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Four Years at the Mount

Junior year

Christmas Charities

Leeanne Leary
Class of 2017

(12/2015) Between the Salvation Army volunteers dressed as Santa Claus outside of stores, to the option to add a dollar to your total for charity inside the store, to the massive increase in soup kitchen volunteers and toy drives, the holiday season seems to bring out an unreal amount of opportunities to both volunteer and donate. So much so that it can actually become overwhelming at times.

It is truly beautiful, but I think the reason it can seem like so much is because of the stark contrast between the time of mid-November to late-December and the other 10 and a half months of the year. It is natural, and we can see it all around us as spirits rise around the holidays. Families are reunited, soldiers come home, employees get holiday leave and bonuses, and childrenís moods generally improve as they await Christmas and a break from school. Naturally, people feel more inclined to give and a heavier weight of obligation during these times. Itís impossible to forget those who may not experience the same holiday joy, and it is clear how important the holidays are to us as a nation by the way we rally in hopes of sharing our holiday joy and privileges with everybody.

I work at a store called Justice. If you donít know, itís a clothing store aimed at pre-teen girls; the new Limited Too. Every year at Christmastime we, along with hundreds of other stores, offer an option at the end of each transaction for the customer to add a dollar, five, or ten, that will go directly to St. Judeís Childrenís hospital. Some decline, but many participate and it is breathtaking to see the weekly and monthly totals of how much can be raised through this very simple question I ask each customer at the end of each transaction. There is no volunteering in this method, thereís no extra work besides an extra three clicks on the screen; it is just the customers purely giving.

What is so fascinating to me about these holiday charities and opportunities is how much more willing people as a whole are to participate during this month and a half. Donít get me wrong, I donít think itís a bad thing. Sure this spirit would be an incredible thing to see year round and so much good could come, if even half of these charities persisted year round, but this is an entirely different kind of atmosphere. What is incredible about the pure joy surrounding the holidays and the willingness to participate is how it radiates throughout entire communities and how, for a month and a half, humanity can be viewed a little more positively.

Thereís so much going on in the world right now that I almost canít ignore it even in this short article. We are just a short time out from the horrific Paris attacks and in the midst of an absolute uproar and debate concerning Syrian Refugees being resettled in America. This may seem like a strange connection to make Ė the state of our world and Christmas charities Ė but I donít know that it is as strange as it may seem.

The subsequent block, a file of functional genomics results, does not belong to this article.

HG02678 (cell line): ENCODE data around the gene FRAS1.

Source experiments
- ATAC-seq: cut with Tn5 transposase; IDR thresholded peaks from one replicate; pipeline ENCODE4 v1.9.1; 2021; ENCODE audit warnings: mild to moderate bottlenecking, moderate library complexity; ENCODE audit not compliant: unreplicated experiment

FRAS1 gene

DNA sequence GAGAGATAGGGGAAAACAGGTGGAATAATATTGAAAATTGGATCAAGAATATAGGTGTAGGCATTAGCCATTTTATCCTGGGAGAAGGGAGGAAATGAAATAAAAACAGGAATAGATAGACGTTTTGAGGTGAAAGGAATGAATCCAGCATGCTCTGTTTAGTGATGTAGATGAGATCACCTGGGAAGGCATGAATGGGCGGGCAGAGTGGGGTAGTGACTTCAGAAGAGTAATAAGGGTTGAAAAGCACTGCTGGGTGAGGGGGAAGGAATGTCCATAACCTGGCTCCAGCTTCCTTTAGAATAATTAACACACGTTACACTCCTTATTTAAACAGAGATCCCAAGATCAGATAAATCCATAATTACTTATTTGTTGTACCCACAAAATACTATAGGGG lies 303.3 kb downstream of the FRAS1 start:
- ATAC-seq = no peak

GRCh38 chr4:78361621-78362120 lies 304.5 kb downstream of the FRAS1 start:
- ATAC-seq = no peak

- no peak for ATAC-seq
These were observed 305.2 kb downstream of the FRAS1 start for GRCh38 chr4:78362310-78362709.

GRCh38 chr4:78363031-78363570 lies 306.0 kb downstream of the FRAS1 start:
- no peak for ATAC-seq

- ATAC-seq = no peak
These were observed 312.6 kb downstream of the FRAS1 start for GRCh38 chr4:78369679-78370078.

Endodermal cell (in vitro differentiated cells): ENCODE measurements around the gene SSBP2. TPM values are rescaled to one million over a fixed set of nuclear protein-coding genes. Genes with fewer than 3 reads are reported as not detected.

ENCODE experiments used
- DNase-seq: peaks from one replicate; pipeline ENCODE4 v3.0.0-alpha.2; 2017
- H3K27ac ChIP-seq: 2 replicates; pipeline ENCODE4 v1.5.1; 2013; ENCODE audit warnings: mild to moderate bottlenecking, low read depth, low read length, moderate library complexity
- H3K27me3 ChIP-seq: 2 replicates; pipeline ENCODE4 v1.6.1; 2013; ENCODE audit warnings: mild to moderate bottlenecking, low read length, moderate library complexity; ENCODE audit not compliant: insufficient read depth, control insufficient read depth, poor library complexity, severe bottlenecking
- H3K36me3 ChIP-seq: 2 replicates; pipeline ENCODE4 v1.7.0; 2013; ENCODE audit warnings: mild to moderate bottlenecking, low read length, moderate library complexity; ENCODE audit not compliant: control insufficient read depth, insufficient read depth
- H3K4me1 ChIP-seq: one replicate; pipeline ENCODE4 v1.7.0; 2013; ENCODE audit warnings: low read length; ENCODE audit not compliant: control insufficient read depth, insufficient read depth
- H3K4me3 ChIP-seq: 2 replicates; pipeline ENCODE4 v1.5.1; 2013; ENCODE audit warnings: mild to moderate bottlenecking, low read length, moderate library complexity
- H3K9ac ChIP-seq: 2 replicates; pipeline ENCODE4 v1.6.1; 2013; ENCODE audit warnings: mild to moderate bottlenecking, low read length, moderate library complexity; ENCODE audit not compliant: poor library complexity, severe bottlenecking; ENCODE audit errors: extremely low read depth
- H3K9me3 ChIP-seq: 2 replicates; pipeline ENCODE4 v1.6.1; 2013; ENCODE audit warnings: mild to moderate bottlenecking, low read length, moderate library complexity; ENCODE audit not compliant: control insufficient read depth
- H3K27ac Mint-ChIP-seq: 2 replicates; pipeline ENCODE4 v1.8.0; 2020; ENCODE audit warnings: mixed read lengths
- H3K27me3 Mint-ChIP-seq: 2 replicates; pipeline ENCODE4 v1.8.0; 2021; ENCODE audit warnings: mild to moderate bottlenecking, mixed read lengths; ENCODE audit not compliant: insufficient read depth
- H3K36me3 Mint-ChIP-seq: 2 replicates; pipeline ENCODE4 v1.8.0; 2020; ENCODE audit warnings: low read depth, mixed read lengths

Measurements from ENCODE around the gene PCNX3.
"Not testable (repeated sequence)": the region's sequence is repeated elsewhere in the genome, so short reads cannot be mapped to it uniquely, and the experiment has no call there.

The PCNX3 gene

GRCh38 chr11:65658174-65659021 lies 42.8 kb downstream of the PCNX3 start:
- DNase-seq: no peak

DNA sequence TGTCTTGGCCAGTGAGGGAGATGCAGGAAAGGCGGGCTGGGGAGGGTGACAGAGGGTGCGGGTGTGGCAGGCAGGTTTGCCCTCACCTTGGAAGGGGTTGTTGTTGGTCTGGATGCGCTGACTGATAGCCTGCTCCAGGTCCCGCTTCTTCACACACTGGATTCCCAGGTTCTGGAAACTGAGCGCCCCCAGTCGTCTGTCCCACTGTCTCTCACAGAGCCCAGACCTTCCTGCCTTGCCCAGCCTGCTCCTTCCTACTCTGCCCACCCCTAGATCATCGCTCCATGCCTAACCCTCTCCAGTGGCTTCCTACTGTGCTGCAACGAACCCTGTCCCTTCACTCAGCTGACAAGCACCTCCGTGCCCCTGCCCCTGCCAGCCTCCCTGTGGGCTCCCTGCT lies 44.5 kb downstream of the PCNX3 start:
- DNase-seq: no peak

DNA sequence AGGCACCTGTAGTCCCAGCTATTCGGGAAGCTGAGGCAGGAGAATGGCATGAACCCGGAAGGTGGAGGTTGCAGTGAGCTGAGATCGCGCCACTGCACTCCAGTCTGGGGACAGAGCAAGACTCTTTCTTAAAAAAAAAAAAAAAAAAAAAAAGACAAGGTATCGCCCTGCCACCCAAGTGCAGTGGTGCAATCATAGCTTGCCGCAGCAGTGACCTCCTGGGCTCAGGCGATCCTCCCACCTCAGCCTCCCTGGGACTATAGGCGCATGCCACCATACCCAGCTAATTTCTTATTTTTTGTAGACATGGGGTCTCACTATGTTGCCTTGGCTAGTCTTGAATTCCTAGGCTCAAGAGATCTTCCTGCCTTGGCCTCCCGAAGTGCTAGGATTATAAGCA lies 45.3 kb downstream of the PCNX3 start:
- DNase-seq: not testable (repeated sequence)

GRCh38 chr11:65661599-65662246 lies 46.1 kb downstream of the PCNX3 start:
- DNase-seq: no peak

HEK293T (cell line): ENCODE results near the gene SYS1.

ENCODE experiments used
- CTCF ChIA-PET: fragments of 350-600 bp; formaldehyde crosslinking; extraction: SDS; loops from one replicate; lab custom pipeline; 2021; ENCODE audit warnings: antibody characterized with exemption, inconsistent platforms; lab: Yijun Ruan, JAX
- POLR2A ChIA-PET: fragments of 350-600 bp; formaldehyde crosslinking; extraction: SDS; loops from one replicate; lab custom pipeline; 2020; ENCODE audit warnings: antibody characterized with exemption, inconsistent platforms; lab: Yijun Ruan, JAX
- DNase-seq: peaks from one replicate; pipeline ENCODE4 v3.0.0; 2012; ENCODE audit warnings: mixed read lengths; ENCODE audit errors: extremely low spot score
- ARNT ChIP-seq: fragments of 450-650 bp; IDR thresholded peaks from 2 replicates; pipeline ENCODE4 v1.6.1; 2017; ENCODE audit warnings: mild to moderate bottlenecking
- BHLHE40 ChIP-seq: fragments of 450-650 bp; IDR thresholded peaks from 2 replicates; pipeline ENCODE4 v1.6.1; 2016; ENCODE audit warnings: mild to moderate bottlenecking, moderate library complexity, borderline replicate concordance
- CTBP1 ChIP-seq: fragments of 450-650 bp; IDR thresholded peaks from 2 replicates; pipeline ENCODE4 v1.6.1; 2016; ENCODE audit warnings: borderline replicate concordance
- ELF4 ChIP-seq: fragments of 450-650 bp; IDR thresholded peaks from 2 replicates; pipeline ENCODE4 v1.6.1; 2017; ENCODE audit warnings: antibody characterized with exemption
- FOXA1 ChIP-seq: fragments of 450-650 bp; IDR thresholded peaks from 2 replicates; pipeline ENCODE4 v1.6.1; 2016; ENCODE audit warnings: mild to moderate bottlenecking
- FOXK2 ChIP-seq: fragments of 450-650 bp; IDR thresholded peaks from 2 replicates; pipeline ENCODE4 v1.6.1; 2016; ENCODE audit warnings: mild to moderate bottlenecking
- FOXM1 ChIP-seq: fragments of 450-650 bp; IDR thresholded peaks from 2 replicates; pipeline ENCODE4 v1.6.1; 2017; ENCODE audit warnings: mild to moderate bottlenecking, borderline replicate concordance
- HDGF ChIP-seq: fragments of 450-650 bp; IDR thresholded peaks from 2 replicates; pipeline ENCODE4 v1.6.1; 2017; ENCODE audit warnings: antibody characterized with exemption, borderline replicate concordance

The joyful giving nature of our holiday season is something truly incredible and a phenomenon that sheds light on humanity each year. I think this spirit and unification of people all around the world, but specifically in our country, is just what we need. Now Iím not proposing that our Christmas joy is the solution to every problem. I am, however, suggesting that maybe the unification of humanity and the giving, selfless, loving, nature of people during this time of year is what needs to be transferred and cross-applied to our everyday dealing with the tragedies in our world. Maybe the Christmas charity we need to add to our list this year is applying the natural rejuvenation of our humanity to our current human situation.

The giving and receiving we experience in this time is beautiful, as is the general atmosphere of joy and love. There has to be room, not only to direct that towards our favorite local charities, but also to feel it and remember it in all of our interactions. We may not be able to do much individually, but there is a lot we can do as a whole. We can add the extra dollar at the end of our transaction on Black Friday, we can drop our change in every donation can we see, we can give our time through volunteering with soup kitchens or shoveling. We can cause change on a large scale if we all keep this joy, gratitude, and giving nature in our everyday exchanges from speaking to our families to discussing and considering matters of the world.

There truly is no better way to spend the season than capitalizing on our abnormally positive atmosphere and selves. Although it is hard to forget when we are surrounded by it all, we should work hard to keep this in mind. Every opportunity to volunteer, every extra dollar, and every charity is another chance to express to everyone around us how important it is to value the season and give back so that all can experience it in the similar ways.

I may have gotten a little off-topic as usual here. My hope is that we all see how the holiday season brings out a beautiful side of humanity that may be somewhat dormant throughout the year. This spirit shouldnít only be enjoyed, but should be spread in ways that may not be as obvious as the ringing bell and Santa Claus at the Wal-Mart entrance.

We have a real opportunity to do more than add the extra dollar; we can implement every component of our rejuvenated state into our everyday dealings and considerations leading every interaction in a new direction. Our Christmas Charities are the result of our Christmas spirit, and itís incredible to see what this spirit can do.

Read other articles by Leeanne Leary